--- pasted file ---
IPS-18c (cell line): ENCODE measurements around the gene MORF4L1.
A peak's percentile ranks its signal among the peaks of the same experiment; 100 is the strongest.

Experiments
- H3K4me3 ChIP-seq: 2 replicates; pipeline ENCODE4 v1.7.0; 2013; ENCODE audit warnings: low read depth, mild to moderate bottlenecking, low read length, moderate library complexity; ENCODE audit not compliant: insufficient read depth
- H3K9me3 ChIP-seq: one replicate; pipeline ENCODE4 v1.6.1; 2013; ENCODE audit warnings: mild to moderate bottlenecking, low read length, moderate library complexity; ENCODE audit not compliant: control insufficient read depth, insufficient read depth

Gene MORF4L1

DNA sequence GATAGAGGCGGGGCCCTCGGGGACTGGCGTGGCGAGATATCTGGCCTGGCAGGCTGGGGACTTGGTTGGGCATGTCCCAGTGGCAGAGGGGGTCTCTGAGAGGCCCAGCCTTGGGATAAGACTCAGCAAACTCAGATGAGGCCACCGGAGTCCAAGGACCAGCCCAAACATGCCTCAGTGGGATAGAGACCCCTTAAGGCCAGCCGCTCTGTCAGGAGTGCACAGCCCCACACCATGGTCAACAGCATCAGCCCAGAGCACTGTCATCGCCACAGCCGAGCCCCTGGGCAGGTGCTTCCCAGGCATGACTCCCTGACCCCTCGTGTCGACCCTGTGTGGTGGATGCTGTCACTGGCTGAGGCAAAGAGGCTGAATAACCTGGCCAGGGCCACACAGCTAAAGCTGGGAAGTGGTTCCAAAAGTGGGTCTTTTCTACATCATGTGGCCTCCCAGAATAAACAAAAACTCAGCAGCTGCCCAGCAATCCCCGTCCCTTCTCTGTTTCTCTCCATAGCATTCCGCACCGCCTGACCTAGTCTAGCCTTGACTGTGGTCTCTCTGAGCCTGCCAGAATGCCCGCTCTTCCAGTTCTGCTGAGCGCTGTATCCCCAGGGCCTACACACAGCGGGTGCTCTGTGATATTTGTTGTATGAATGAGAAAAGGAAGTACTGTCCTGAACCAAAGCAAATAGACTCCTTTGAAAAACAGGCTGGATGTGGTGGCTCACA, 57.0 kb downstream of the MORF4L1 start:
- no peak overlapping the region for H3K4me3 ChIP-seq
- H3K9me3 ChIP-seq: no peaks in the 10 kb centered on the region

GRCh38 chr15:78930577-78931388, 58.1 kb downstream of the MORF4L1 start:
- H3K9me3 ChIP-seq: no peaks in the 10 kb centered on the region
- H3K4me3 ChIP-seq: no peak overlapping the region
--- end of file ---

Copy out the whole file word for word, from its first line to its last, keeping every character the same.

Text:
IPS-18c (cell line): ENCODE measurements around the gene MORF4L1.
A peak's percentile ranks its signal among the peaks of the same experiment; 100 is the strongest.

Experiments
- H3K4me3 ChIP-seq: 2 replicates; pipeline ENCODE4 v1.7.0; 2013; ENCODE audit warnings: low read depth, mild to moderate bottlenecking, low read length, moderate library complexity; ENCODE audit not compliant: insufficient read depth
- H3K9me3 ChIP-seq: one replicate; pipeline ENCODE4 v1.6.1; 2013; ENCODE audit warnings: mild to moderate bottlenecking, low read length, moderate library complexity; ENCODE audit not compliant: control insufficient read depth, insufficient read depth

Gene MORF4L1

DNA sequence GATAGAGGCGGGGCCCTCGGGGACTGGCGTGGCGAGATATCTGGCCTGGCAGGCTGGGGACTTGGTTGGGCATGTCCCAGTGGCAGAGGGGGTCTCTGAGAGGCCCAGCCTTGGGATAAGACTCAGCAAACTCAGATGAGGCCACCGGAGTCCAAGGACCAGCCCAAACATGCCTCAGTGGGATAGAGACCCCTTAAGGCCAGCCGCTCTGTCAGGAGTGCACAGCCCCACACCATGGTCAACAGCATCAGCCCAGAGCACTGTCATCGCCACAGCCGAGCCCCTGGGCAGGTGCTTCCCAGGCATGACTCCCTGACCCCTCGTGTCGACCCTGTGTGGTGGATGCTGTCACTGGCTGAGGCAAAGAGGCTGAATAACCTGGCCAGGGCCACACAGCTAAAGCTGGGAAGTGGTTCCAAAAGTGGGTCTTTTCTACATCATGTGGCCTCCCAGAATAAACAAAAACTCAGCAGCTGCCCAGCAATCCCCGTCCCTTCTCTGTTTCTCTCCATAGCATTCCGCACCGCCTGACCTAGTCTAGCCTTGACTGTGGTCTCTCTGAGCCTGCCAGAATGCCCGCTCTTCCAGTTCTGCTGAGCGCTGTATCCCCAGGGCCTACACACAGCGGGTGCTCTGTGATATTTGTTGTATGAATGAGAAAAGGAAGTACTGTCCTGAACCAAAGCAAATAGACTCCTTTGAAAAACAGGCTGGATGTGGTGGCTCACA, 57.0 kb downstream of the MORF4L1 start:
- no peak overlapping the region for H3K4me3 ChIP-seq
- H3K9me3 ChIP-seq: no peaks in the 10 kb centered on the region

GRCh38 chr15:78930577-78931388, 58.1 kb downstream of the MORF4L1 start:
- H3K9me3 ChIP-seq: no peaks in the 10 kb centered on the region
- H3K4me3 ChIP-seq: no peak overlapping the region